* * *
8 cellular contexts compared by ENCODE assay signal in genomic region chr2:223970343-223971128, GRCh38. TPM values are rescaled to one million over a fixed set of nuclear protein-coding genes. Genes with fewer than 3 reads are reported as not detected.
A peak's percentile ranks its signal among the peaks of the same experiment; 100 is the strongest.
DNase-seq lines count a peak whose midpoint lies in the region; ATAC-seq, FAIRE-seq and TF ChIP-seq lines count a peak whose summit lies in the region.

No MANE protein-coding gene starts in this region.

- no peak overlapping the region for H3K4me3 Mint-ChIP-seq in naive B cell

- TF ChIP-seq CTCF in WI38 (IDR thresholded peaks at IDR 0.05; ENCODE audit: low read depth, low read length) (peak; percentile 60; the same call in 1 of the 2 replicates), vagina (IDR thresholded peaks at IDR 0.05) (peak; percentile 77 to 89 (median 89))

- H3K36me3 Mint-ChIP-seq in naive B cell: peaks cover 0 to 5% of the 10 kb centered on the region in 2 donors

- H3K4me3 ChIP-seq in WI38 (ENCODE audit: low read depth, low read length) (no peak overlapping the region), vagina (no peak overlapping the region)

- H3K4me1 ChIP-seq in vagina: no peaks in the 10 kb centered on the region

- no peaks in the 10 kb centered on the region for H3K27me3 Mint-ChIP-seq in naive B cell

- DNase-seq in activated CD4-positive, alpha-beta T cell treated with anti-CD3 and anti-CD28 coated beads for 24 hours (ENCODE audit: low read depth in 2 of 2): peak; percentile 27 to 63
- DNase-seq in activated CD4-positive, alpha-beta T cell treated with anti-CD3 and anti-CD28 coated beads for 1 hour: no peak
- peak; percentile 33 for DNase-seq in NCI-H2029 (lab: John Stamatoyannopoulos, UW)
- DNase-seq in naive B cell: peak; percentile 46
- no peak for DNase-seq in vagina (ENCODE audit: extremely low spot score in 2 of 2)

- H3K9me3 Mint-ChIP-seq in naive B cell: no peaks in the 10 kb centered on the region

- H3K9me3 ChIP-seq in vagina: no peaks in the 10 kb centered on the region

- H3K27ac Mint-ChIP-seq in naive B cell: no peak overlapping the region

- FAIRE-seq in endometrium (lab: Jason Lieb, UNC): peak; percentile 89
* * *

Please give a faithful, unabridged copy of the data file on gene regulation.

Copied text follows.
8 cellular contexts compared by ENCODE assay signal in genomic region chr2:223970343-223971128, GRCh38. TPM values are rescaled to one million over a fixed set of nuclear protein-coding genes. Genes with fewer than 3 reads are reported as not detected.
A peak's percentile ranks its signal among the peaks of the same experiment; 100 is the strongest.
DNase-seq lines count a peak whose midpoint lies in the region; ATAC-seq, FAIRE-seq and TF ChIP-seq lines count a peak whose summit lies in the region.

No MANE protein-coding gene starts in this region.

- no peak overlapping the region for H3K4me3 Mint-ChIP-seq in naive B cell

- TF ChIP-seq CTCF in WI38 (IDR thresholded peaks at IDR 0.05; ENCODE audit: low read depth, low read length) (peak; percentile 60; the same call in 1 of the 2 replicates), vagina (IDR thresholded peaks at IDR 0.05) (peak; percentile 77 to 89 (median 89))

- H3K36me3 Mint-ChIP-seq in naive B cell: peaks cover 0 to 5% of the 10 kb centered on the region in 2 donors

- H3K4me3 ChIP-seq in WI38 (ENCODE audit: low read depth, low read length) (no peak overlapping the region), vagina (no peak overlapping the region)

- H3K4me1 ChIP-seq in vagina: no peaks in the 10 kb centered on the region

- no peaks in the 10 kb centered on the region for H3K27me3 Mint-ChIP-seq in naive B cell

- DNase-seq in activated CD4-positive, alpha-beta T cell treated with anti-CD3 and anti-CD28 coated beads for 24 hours (ENCODE audit: low read depth in 2 of 2): peak; percentile 27 to 63
- DNase-seq in activated CD4-positive, alpha-beta T cell treated with anti-CD3 and anti-CD28 coated beads for 1 hour: no peak
- peak; percentile 33 for DNase-seq in NCI-H2029 (lab: John Stamatoyannopoulos, UW)
- DNase-seq in naive B cell: peak; percentile 46
- no peak for DNase-seq in vagina (ENCODE audit: extremely low spot score in 2 of 2)

- H3K9me3 Mint-ChIP-seq in naive B cell: no peaks in the 10 kb centered on the region

- H3K9me3 ChIP-seq in vagina: no peaks in the 10 kb centered on the region

- H3K27ac Mint-ChIP-seq in naive B cell: no peak overlapping the region

- FAIRE-seq in endometrium (lab: Jason Lieb, UNC): peak; percentile 89